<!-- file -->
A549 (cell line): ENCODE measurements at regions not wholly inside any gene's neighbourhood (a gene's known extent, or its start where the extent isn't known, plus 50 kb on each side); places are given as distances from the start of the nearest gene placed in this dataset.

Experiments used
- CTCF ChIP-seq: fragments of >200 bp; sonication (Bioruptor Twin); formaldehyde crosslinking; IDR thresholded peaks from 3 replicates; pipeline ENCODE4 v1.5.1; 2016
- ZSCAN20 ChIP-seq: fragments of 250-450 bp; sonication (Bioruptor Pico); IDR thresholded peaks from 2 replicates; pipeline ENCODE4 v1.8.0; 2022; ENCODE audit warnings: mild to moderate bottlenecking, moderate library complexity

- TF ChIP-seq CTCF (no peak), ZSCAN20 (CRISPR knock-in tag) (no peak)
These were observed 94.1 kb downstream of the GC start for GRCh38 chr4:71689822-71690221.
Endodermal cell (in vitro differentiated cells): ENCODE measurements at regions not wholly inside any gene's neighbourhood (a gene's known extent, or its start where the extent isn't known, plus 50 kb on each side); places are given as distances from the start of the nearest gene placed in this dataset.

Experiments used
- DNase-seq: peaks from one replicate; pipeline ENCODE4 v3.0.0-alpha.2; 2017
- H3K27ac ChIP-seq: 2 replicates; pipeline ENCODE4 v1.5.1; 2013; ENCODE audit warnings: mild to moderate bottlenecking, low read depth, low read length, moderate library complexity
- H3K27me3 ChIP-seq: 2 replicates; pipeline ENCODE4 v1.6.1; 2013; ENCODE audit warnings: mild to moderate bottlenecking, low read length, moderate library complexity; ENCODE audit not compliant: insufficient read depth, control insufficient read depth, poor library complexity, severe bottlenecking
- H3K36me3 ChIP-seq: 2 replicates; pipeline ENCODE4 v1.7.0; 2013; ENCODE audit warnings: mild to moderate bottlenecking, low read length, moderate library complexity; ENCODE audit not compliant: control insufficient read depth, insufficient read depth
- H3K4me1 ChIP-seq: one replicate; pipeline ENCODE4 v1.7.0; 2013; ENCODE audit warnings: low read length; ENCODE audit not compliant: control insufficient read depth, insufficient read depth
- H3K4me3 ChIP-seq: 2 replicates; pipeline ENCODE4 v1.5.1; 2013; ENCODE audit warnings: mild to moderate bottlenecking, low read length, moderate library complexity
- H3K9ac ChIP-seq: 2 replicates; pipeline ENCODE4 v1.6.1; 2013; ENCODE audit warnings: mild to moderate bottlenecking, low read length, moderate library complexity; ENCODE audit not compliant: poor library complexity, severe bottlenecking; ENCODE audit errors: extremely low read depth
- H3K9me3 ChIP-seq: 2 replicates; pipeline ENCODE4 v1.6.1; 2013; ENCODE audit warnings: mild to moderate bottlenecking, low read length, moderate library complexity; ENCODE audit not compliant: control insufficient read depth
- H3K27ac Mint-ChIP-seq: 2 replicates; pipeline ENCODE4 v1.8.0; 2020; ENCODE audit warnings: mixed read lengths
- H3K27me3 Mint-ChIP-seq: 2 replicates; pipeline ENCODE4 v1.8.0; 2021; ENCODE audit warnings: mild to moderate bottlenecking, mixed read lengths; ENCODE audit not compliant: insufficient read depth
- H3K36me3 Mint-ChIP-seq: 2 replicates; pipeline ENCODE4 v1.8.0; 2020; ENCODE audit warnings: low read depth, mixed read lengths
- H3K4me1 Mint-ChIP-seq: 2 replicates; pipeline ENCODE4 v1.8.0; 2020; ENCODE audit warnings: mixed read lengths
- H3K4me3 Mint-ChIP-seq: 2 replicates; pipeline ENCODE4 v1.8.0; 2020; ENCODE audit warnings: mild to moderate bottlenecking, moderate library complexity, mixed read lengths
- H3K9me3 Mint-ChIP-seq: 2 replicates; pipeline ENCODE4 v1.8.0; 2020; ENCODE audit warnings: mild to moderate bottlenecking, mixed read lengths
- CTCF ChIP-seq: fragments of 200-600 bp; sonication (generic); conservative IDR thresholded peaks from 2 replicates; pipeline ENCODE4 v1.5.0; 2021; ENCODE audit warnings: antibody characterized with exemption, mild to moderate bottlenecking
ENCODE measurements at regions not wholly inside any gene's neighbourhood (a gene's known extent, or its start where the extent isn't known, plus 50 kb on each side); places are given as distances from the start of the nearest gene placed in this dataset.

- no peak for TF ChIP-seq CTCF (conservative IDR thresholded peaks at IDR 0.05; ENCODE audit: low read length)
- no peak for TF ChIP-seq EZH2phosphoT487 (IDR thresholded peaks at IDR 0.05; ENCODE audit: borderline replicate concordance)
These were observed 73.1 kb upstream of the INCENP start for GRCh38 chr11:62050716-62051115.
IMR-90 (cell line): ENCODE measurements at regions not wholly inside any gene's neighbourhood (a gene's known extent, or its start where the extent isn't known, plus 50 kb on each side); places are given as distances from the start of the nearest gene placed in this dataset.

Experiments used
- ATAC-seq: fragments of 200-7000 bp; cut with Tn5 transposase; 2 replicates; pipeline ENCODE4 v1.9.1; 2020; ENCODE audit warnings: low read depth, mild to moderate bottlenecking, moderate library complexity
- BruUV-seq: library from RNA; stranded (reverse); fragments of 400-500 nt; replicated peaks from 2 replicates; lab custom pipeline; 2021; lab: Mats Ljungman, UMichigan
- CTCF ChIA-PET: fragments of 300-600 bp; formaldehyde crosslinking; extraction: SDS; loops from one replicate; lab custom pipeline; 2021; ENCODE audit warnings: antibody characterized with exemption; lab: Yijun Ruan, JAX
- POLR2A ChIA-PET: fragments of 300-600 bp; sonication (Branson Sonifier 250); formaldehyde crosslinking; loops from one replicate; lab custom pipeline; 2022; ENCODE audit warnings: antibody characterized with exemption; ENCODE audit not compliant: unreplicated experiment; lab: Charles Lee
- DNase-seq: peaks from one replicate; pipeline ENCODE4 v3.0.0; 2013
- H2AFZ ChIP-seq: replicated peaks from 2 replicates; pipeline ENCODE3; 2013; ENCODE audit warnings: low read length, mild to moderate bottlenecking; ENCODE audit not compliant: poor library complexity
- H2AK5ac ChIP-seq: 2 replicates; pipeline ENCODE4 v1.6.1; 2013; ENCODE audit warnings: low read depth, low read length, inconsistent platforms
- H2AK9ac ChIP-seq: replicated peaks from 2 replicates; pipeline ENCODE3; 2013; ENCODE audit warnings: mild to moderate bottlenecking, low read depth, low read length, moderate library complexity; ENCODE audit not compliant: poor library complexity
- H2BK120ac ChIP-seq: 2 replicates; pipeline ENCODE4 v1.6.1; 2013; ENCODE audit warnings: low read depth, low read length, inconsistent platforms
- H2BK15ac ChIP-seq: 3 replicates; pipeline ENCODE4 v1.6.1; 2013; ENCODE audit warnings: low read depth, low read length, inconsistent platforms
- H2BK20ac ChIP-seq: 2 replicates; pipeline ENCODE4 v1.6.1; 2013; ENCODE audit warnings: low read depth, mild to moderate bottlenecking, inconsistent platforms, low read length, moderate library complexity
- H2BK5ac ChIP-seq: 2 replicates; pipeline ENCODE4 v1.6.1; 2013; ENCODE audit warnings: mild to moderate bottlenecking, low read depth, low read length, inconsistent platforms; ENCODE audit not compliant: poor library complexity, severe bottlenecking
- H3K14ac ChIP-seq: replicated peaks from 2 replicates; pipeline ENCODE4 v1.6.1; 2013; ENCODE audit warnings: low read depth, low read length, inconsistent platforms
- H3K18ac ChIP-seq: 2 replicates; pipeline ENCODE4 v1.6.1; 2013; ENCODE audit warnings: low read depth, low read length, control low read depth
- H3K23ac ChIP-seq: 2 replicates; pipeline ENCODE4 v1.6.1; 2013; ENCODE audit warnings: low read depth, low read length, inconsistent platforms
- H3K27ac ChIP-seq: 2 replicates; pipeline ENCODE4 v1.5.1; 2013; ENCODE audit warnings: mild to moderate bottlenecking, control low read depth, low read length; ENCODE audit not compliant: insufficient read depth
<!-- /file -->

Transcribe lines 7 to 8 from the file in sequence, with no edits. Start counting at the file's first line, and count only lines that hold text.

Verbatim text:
Endodermal cell (in vitro differentiated cells): ENCODE measurements at regions not wholly inside any gene's neighbourhood (a gene's known extent, or its start where the extent isn't known, plus 50 kb on each side); places are given as distances from the start of the nearest gene placed in this dataset.

Experiments used